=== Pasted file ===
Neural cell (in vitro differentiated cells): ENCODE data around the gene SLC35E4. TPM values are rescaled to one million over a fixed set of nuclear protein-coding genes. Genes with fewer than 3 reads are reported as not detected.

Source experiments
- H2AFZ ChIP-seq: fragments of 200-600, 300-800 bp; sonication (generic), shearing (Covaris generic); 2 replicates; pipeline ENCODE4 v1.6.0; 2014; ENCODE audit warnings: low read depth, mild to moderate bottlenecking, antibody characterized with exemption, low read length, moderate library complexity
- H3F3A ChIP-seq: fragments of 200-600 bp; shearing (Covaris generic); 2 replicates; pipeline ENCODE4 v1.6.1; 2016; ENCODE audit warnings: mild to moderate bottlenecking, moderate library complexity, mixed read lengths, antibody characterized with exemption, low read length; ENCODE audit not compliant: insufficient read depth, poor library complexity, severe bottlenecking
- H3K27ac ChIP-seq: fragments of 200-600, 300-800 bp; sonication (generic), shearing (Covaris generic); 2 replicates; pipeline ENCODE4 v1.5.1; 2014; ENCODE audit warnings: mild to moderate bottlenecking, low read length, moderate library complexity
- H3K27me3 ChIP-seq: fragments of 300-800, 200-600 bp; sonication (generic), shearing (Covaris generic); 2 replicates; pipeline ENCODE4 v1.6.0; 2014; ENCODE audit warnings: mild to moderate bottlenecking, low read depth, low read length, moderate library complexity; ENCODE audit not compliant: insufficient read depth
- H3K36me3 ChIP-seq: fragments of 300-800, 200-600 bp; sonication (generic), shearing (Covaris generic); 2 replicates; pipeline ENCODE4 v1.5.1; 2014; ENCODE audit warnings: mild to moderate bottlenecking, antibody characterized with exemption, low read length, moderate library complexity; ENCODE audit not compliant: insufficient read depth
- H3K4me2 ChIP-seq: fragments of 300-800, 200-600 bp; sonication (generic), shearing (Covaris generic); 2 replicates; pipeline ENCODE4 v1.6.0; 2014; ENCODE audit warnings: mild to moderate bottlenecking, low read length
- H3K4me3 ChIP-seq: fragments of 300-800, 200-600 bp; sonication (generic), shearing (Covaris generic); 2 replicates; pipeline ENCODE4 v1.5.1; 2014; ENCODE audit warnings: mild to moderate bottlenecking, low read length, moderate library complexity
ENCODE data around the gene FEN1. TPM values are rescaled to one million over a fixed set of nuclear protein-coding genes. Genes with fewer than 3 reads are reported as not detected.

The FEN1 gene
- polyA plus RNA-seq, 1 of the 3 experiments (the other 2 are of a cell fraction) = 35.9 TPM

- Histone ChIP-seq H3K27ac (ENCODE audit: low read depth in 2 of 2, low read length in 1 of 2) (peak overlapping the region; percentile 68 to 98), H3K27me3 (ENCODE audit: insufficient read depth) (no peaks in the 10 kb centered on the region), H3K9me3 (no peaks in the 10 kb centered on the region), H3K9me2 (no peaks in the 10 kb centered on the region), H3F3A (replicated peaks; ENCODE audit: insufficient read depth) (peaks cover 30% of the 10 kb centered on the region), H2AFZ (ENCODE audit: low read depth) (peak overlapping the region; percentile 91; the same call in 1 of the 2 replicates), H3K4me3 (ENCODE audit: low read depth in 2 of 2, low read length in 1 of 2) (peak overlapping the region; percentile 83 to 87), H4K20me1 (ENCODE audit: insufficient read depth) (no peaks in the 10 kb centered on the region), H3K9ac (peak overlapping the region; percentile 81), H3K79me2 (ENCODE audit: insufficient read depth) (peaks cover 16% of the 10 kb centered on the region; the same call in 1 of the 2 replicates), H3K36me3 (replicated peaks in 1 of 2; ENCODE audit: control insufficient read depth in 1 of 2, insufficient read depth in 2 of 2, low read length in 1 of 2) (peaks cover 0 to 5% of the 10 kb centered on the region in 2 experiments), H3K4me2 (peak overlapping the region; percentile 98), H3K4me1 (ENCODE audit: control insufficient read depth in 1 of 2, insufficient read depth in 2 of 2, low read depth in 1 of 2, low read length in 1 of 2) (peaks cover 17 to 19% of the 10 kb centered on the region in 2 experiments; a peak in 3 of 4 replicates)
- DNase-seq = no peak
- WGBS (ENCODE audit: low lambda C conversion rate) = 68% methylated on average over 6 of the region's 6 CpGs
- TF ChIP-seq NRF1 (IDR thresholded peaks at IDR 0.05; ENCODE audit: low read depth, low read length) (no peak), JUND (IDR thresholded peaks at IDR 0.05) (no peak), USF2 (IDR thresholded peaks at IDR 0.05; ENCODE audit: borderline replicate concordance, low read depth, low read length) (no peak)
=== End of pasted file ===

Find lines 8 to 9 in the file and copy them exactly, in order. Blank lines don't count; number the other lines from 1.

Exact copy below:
- H3K4me2 ChIP-seq: fragments of 300-800, 200-600 bp; sonication (generic), shearing (Covaris generic); 2 replicates; pipeline ENCODE4 v1.6.0; 2014; ENCODE audit warnings: mild to moderate bottlenecking, low read length
- H3K4me3 ChIP-seq: fragments of 300-800, 200-600 bp; sonication (generic), shearing (Covaris generic); 2 replicates; pipeline ENCODE4 v1.5.1; 2014; ENCODE audit warnings: mild to moderate bottlenecking, low read length, moderate library complexity